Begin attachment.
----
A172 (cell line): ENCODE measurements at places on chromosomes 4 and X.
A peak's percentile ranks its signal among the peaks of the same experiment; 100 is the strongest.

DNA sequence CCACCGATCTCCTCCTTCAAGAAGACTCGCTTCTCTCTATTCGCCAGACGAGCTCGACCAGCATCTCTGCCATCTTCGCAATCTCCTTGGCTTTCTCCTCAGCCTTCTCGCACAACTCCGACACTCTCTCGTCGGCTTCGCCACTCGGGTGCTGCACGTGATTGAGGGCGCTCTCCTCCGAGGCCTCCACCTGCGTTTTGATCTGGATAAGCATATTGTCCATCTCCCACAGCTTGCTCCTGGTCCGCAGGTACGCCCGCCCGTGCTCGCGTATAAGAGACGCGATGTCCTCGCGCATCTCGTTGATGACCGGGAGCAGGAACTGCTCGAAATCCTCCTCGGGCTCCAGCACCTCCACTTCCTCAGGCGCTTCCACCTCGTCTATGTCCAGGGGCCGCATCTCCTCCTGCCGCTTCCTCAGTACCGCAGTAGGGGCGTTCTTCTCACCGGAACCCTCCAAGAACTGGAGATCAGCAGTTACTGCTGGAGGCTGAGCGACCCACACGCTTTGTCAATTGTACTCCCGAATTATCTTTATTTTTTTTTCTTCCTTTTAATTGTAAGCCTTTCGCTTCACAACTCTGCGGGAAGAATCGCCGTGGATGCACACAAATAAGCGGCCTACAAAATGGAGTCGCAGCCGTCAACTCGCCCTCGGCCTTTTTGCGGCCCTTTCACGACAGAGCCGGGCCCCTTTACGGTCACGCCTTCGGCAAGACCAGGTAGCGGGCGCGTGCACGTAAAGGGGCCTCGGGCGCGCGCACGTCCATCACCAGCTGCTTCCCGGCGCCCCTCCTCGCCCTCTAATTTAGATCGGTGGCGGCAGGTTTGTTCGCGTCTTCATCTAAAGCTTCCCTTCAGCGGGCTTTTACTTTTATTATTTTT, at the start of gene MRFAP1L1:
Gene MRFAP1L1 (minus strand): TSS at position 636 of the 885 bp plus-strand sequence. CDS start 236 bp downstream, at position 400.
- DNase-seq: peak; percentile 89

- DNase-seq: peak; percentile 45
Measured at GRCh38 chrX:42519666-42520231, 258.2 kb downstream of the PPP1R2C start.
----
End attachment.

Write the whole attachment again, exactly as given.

A172 (cell line): ENCODE measurements at places on chromosomes 4 and X.
A peak's percentile ranks its signal among the peaks of the same experiment; 100 is the strongest.

DNA sequence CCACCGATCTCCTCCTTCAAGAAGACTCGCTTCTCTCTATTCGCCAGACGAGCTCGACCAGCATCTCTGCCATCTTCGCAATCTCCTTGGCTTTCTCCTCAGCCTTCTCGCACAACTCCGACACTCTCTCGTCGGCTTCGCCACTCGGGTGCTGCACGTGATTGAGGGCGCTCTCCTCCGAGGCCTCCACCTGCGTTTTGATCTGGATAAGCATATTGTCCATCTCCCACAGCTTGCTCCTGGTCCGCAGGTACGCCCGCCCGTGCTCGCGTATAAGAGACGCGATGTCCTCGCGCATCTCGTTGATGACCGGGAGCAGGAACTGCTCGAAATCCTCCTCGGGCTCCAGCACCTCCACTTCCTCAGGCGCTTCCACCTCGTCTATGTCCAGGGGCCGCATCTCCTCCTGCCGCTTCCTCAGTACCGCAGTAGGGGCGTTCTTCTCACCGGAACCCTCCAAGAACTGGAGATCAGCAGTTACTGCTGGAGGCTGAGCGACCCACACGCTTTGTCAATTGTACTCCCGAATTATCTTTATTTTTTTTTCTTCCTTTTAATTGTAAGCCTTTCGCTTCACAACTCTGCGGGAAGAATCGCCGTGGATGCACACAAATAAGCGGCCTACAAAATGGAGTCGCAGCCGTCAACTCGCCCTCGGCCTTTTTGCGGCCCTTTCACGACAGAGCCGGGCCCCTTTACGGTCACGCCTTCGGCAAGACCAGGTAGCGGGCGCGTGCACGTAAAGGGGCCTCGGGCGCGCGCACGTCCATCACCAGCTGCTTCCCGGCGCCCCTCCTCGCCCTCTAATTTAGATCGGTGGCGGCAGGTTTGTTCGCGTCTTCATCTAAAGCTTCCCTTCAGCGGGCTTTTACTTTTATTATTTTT, at the start of gene MRFAP1L1:
Gene MRFAP1L1 (minus strand): TSS at position 636 of the 885 bp plus-strand sequence. CDS start 236 bp downstream, at position 400.
- DNase-seq: peak; percentile 89

- DNase-seq: peak; percentile 45
Measured at GRCh38 chrX:42519666-42520231, 258.2 kb downstream of the PPP1R2C start.